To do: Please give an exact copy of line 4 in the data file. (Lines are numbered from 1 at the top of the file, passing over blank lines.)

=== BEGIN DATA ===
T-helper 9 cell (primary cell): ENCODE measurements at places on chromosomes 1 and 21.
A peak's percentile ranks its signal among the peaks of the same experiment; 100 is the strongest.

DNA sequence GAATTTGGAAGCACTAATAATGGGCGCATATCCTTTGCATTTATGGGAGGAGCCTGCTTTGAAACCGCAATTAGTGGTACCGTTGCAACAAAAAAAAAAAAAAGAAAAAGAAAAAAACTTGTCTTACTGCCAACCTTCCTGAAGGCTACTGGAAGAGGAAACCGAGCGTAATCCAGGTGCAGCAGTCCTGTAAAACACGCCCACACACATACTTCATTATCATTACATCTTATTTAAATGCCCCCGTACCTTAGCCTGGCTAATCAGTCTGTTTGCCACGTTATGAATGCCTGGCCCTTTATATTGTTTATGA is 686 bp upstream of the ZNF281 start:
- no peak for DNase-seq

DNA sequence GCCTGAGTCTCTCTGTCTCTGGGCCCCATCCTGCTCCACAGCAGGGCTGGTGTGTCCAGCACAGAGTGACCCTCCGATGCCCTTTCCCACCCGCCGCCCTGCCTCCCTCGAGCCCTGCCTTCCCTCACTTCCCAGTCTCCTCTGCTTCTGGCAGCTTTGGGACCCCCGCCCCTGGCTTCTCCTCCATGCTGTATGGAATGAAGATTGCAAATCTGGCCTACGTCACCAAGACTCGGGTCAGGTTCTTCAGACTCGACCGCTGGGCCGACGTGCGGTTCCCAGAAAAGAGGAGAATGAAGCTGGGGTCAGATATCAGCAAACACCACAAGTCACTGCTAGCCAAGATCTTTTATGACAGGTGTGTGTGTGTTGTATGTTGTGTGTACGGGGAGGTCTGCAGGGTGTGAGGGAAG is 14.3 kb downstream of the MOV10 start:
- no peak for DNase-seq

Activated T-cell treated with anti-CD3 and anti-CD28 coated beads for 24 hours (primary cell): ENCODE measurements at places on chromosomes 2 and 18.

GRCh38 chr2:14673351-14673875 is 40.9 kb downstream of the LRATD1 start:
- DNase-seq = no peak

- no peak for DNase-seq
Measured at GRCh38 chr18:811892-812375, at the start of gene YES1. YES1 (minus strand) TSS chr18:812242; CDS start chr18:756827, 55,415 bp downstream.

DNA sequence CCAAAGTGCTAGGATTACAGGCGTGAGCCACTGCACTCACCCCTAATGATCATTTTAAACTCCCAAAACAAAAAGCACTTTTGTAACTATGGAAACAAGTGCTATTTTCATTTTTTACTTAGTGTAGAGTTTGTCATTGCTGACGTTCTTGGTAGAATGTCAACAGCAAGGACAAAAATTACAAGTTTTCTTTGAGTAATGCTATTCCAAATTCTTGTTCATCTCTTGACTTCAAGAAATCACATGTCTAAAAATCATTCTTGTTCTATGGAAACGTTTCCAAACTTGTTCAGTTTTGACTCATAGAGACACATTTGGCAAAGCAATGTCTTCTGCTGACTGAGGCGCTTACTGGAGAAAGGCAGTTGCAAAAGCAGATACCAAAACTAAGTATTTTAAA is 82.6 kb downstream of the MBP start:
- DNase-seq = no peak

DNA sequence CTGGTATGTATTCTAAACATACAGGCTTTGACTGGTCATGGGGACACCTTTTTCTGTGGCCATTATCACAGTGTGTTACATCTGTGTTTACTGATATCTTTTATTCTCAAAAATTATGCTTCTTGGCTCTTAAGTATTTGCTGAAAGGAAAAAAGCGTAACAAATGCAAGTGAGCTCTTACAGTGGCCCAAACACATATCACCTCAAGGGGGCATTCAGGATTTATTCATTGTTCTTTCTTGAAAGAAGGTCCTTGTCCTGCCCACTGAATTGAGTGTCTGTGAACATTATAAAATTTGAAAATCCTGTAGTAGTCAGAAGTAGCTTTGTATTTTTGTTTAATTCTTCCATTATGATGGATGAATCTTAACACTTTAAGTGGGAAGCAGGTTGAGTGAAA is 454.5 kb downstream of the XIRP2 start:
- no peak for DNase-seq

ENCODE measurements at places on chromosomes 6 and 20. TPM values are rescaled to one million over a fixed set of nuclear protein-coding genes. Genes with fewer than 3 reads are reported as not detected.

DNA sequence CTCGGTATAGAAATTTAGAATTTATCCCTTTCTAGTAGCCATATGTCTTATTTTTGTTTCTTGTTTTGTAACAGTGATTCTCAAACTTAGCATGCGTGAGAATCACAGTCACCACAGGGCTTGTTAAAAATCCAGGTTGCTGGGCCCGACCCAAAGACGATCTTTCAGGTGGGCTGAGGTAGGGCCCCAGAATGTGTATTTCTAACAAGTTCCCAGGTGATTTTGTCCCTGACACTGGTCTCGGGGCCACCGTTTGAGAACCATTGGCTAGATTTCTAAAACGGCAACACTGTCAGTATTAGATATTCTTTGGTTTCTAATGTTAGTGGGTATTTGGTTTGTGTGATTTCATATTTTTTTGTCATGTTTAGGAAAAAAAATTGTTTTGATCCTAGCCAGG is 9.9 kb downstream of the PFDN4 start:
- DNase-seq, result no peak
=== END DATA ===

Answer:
- no peak for DNase-seq